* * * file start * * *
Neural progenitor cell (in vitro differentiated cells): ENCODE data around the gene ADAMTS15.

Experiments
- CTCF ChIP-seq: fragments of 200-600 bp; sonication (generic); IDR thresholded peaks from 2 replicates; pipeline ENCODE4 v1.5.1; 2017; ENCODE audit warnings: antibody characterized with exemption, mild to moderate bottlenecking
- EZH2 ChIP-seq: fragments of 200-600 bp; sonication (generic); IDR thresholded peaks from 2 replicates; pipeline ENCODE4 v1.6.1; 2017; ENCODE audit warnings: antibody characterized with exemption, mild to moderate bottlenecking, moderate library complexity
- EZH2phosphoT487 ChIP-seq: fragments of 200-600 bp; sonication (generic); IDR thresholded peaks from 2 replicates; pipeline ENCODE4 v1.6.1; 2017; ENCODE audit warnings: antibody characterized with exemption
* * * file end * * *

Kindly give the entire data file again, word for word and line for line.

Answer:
Neural progenitor cell (in vitro differentiated cells): ENCODE data around the gene ADAMTS15.

Experiments
- CTCF ChIP-seq: fragments of 200-600 bp; sonication (generic); IDR thresholded peaks from 2 replicates; pipeline ENCODE4 v1.5.1; 2017; ENCODE audit warnings: antibody characterized with exemption, mild to moderate bottlenecking
- EZH2 ChIP-seq: fragments of 200-600 bp; sonication (generic); IDR thresholded peaks from 2 replicates; pipeline ENCODE4 v1.6.1; 2017; ENCODE audit warnings: antibody characterized with exemption, mild to moderate bottlenecking, moderate library complexity
- EZH2phosphoT487 ChIP-seq: fragments of 200-600 bp; sonication (generic); IDR thresholded peaks from 2 replicates; pipeline ENCODE4 v1.6.1; 2017; ENCODE audit warnings: antibody characterized with exemption